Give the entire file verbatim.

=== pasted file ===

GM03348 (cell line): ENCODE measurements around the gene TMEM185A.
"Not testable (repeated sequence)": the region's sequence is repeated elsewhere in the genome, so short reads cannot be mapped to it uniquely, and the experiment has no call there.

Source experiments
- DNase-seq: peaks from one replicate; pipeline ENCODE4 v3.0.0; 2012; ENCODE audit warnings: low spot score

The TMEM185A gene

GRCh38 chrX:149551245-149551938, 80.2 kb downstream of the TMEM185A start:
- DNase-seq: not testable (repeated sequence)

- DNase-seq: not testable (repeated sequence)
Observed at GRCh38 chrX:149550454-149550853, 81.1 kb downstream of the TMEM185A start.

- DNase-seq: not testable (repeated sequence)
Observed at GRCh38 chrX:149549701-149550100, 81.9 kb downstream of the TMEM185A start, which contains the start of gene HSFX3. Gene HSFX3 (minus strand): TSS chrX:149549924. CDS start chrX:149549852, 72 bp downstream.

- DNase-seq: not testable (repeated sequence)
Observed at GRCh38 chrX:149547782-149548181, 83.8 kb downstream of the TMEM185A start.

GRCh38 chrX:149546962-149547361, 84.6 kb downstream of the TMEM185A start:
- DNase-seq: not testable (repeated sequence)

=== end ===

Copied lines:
GM03348 (cell line): ENCODE measurements around the gene TMEM185A.
"Not testable (repeated sequence)": the region's sequence is repeated elsewhere in the genome, so short reads cannot be mapped to it uniquely, and the experiment has no call there.

Source experiments
- DNase-seq: peaks from one replicate; pipeline ENCODE4 v3.0.0; 2012; ENCODE audit warnings: low spot score

The TMEM185A gene

GRCh38 chrX:149551245-149551938, 80.2 kb downstream of the TMEM185A start:
- DNase-seq: not testable (repeated sequence)

- DNase-seq: not testable (repeated sequence)
Observed at GRCh38 chrX:149550454-149550853, 81.1 kb downstream of the TMEM185A start.

- DNase-seq: not testable (repeated sequence)
Observed at GRCh38 chrX:149549701-149550100, 81.9 kb downstream of the TMEM185A start, which contains the start of gene HSFX3. Gene HSFX3 (minus strand): TSS chrX:149549924. CDS start chrX:149549852, 72 bp downstream.

- DNase-seq: not testable (repeated sequence)
Observed at GRCh38 chrX:149547782-149548181, 83.8 kb downstream of the TMEM185A start.

GRCh38 chrX:149546962-149547361, 84.6 kb downstream of the TMEM185A start:
- DNase-seq: not testable (repeated sequence)